After a massive remix for Disclosure, Higgo recently kicked off 2021 with a release on the newly established label 21HNG. "Sleeping Alone" blends the sultry R&B vocals of Poppy Baskcomb with luscious layers of chord stabs and shifting basslines. Higgo has captured British summertime, and it has us moving and grooving. We invited him to walk us through the process for another installment of How It Was Made.
Words and photos by Higgo
1. MacBook Pro
I work pretty much exclusively in-the-box, so my MacBook Pro is absolutely essential for me. I can plug in literally a single cable and have my monitors, piano, microphone, and display all ready to go instantly! Ableton Live has been my DAW of choice for a few years now - some people say it looks like an excel spreadsheet, but the simplicity and function-centric design really work for me.
This is a real gem from the stock plug-ins within Ableton Live, I use it in basically all of my projects. Vocal chops are a large part of my production and feature heavily in my remix of "Closer." I load the full vocal into Simpler, then go through and pick out snippets that I want to chop - I can then play these back like an instrument with my MIDI keyboard, pitch them up and down, just play about with them, and have fun!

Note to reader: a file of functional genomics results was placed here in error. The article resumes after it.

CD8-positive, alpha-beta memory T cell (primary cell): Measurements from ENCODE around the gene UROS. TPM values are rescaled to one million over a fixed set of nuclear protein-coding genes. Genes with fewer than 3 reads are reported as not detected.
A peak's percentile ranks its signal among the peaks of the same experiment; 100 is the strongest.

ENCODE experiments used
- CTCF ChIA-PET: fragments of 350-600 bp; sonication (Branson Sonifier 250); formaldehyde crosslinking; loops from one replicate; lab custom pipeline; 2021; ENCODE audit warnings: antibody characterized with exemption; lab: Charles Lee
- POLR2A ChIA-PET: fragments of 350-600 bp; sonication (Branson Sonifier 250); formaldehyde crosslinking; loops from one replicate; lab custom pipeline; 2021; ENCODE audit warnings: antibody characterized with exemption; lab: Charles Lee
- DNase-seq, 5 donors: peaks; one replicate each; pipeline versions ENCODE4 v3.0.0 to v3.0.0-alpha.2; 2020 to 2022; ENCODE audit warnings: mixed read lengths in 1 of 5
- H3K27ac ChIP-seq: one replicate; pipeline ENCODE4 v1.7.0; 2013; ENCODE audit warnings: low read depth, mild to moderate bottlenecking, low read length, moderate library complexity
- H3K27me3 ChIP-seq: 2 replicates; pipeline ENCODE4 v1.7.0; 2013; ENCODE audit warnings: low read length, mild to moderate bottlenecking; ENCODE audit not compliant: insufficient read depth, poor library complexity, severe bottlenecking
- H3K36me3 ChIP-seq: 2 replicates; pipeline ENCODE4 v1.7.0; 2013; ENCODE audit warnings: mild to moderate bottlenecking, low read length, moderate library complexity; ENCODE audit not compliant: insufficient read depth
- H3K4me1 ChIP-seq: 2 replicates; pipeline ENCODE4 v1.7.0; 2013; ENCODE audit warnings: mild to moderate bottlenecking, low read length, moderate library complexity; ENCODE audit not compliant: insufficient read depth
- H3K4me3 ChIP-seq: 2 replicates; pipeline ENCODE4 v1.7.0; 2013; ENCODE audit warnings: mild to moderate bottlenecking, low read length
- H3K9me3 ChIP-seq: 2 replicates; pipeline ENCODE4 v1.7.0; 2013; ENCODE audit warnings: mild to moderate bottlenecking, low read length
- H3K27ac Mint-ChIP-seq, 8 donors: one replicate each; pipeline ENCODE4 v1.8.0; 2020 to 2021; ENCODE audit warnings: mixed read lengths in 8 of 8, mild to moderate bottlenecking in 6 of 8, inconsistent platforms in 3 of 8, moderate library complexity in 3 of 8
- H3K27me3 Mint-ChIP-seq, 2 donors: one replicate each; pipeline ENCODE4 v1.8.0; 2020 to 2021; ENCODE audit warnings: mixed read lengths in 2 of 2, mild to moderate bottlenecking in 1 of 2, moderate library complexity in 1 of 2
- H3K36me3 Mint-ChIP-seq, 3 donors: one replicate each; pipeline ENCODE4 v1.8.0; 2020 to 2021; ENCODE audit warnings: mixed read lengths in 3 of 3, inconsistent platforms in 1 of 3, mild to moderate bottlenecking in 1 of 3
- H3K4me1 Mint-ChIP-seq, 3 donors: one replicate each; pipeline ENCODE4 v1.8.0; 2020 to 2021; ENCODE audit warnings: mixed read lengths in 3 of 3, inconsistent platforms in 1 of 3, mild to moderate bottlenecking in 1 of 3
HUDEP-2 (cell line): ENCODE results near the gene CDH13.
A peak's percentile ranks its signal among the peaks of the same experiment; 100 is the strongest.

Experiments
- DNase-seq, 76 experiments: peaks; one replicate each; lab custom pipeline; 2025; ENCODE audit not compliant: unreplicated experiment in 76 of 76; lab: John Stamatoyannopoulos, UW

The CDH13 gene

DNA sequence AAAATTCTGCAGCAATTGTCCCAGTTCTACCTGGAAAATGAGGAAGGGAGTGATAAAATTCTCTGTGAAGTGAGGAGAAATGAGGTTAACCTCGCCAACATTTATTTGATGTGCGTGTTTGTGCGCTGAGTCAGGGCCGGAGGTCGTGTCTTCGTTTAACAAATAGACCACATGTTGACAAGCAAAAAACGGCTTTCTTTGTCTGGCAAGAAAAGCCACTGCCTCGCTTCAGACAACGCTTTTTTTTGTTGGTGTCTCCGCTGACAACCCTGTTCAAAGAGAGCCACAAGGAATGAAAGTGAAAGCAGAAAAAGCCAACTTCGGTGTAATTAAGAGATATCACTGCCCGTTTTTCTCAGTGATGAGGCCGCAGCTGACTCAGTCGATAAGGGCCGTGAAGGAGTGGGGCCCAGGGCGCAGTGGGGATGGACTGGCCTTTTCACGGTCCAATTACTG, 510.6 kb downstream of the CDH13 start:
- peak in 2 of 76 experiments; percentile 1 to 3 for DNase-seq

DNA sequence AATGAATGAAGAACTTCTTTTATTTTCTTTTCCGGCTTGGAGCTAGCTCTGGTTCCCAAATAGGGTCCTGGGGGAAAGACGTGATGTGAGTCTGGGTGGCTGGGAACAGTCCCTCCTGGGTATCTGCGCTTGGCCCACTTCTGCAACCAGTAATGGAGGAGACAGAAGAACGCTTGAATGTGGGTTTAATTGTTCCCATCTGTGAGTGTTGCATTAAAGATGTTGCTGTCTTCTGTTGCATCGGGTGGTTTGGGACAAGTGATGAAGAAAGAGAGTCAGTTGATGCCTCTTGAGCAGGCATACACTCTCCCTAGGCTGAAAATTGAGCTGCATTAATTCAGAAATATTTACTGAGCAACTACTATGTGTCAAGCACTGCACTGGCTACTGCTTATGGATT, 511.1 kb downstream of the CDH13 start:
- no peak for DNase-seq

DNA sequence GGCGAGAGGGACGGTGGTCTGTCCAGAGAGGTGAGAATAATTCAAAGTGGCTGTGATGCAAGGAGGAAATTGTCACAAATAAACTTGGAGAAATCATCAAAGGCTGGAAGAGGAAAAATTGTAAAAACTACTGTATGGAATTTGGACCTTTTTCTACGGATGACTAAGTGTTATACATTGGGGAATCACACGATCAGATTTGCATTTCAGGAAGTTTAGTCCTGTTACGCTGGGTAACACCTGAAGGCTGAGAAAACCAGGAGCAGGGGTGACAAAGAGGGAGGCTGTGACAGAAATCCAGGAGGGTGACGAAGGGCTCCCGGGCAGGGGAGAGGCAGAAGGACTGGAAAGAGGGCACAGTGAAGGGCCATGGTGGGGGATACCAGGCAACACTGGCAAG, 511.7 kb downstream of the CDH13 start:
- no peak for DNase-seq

3. Korg SV-1
This 88-key beast is really important for my creative process - I've played the piano since I was about 6 years old, so this is how I like to lay down most of my melodic ideas. All of the keys, pads, strings, and basses in my "Closer" remix were either recorded from this or played into Ableton Live as MIDI. Often, I'll just sit there and record a big loop of ideas, then go back with my mouse/keyboard and chop out a section that sounds good - I can then clean this up, fix any timing issues and add FX from there.
4. PURE Evoke-2XT
The PURE is a bit of a secret weapon of mine for mixing tracks. These were pretty pricey when they came out around 2008/9, but now can be picked up dirt-cheap on eBay - I got mine for about £20. It still sounds great today though! Even though we produce music on fancy studio monitors, most people will be listening to the finished product on the radio, on headphones, or on a small Bluetooth speaker. The Evoke is really handy at the end of a long studio day and lets me know immediately if a vocal is too prominent, claps are too quiet, etc.